Attenuating that residual noise takes a little effort on the part of the PCB Designer. Everyone who has to look at data sheets knows that we should keep the inductive loops small with tight capacitor placement and routing techniques. The current within the inductor is another inseparable part of the equation. The shortest and widest path is between the power supply output pin and the inductor so that the power can keep up with the switching speeds of the information, whatever form that may take. The mechanism behind this is also the underpinnings of Class D amplifiers which make wonderful electric bass guitar rigs.
So, let’s get into why this is my favorite part.
Image credit: Author -- Switch mode amplification.
The amplifier on the right takes up three “rack units” and weighs almost 40 pounds. It is more cumbersome because the weight is way off center with the heat sink off to the side of the unit. Buying this vintage equipment today would be really cheap. I can say that this equipment has been lugged around all over for more than 20 years but has never been lugged to a repair shop. In its day, it was touted as the lighter, more durable technology over vacuum tubes. Vacuum tube technology is still prized by many despite their delicate nature, their noisy operation (hum) and inherent inefficiency.
Unlike vacuum tubes, the mini stack on the left was also a low investment - but then I voided the warrantees by upgrading to neodymium magnet equipped drivers. They weigh a fraction of their ferrous counterparts. Sometimes, you have to crack something open just to see what the printed circuit boards look like. They look just fine. Having two separate amplifiers increases the chances of getting through a show without a catastrophic loss of low notes. The entire stack weighs less than the racked amp.
The newer, better Class D switching type bass head goes into the pocket of the guitar backpack with room for the cord. Parasitic losses are very low with efficiency ratings above 90% being common. The title image is one such product.
Power Management Integrated Circuit (PMIC)
In addition to being sold as single-gate devices, there are packages full of noisy little power supplies available. Normally, you would want to put the SMPS near the load. By the way, the device that is being driven could have a voltage requirement above or below the Vin. A “buck-boost” or buck-converter can deliver outputs above or below the main voltage so that every chip gets what it needs. The so-called System On a Chip (SOC) will have many different voltage requirements. Every interface, every neighborhood on the whole ball map of 1000+ pins will get its own power supply.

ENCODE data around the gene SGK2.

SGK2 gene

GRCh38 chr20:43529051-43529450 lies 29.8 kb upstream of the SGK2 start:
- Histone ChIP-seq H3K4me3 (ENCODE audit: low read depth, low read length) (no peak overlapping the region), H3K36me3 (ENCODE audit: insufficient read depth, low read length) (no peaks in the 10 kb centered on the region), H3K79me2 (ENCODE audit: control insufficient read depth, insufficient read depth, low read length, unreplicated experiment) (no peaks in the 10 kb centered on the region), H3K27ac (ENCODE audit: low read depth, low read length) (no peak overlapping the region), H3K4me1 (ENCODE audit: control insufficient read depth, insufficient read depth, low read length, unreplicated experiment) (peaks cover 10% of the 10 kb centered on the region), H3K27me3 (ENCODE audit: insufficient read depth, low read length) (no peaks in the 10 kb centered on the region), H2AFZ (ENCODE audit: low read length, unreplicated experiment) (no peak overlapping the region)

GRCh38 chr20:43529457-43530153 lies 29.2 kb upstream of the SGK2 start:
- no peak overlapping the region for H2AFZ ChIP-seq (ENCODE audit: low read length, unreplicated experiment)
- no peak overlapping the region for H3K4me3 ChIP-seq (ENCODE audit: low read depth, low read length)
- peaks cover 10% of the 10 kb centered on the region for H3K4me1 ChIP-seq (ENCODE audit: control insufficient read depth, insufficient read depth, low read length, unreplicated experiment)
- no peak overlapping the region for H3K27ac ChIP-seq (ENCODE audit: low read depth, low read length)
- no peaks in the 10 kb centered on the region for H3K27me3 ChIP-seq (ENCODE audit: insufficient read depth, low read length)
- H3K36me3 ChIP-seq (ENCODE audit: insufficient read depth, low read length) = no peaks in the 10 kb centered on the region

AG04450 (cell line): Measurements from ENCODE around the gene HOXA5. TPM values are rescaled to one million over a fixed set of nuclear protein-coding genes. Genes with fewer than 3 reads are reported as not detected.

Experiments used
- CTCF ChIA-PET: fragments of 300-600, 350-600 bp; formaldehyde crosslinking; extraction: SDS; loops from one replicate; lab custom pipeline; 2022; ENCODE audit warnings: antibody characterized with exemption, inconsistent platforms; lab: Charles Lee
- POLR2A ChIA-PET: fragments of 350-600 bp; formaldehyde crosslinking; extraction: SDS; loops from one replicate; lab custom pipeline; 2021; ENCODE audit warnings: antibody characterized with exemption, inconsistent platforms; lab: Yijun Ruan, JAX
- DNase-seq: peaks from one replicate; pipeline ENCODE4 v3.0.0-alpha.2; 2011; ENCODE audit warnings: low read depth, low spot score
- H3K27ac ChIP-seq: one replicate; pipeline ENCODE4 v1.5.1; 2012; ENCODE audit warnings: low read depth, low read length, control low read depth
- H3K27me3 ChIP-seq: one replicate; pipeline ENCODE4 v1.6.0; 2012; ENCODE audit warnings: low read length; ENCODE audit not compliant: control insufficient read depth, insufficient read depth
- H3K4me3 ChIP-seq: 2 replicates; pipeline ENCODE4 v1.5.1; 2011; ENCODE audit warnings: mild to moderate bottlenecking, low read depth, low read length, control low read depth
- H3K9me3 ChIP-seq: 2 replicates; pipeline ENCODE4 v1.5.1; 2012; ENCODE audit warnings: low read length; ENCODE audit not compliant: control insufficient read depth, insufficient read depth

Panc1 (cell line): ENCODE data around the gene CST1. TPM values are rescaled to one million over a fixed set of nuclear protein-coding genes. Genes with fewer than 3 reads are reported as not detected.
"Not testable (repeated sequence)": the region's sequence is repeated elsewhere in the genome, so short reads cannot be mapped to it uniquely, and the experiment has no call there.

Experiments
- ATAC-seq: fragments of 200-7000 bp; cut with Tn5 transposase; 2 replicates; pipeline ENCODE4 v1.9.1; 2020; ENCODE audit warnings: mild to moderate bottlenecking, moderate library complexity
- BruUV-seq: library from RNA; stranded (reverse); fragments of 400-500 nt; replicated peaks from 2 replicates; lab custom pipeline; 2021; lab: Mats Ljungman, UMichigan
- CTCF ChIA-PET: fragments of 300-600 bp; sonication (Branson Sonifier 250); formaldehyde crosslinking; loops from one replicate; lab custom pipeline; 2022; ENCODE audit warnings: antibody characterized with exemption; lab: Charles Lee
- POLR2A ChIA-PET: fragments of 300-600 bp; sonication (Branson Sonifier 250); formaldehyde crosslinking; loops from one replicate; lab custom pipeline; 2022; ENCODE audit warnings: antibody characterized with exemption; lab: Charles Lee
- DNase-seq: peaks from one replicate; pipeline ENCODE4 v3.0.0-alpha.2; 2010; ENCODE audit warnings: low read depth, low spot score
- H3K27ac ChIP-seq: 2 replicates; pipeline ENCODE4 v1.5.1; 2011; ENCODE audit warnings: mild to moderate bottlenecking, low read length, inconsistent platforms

Instead of twenty little power supplies, the monolithic Power Management Integrated Circuit (PMIC) gathers them up into a ball grid array package. This innovation puts the layout person in a bit of a bind. Remember the part about placing the inductor and cap close to the output pin? The pins are much too close together to have a shot at that. The layout is about a compromise where all of the constituents feel the pain.
Image Credit: eBay - PMIC, equivalent to 12 SMPS devices
My first impulse was to at least get all of the input and output caps near the pins. The back side of the BGA device is where we usually place our decoupling capacitors for best effect. That notion still holds true on the voltage input pins. The PMICs that I’ve seen generally have the Vout pins around the edges of the device. Place all of the inductors in a frame around the device. The routing would be in the form of shapes radiating out from the PMIC to the inductor pins. The output bypass caps are essentially shoe-horned in between. There will be clocks between the SOC and the PMIC and they will be hated by every other thing on the board because they are bad and noisy neighbors.
Low Drop Out Regulators
Low Drop Out regulators are linear regulators that are small in size and are also paired up with an inductor/capacitor combo plus a little sense circuit. While they can deliver a positive or negative voltage, the definition of low drop out is that the input voltage has to be pretty close to the intended output voltage of these devices. If your supply voltage is 12V and the load device is looking for 3.3V, this would not be a solution. Contrast to an SMPS that would operate primarily in the off mode so as to average 3.3V over time.
Whether you are driven by mobility or simply increasing the efficiency of your plugged-in products, switch mode power supplies can be a factor while ensuring reliability. A few design guidelines from your vendor will steer you to a successful implementation. It might be time to switch.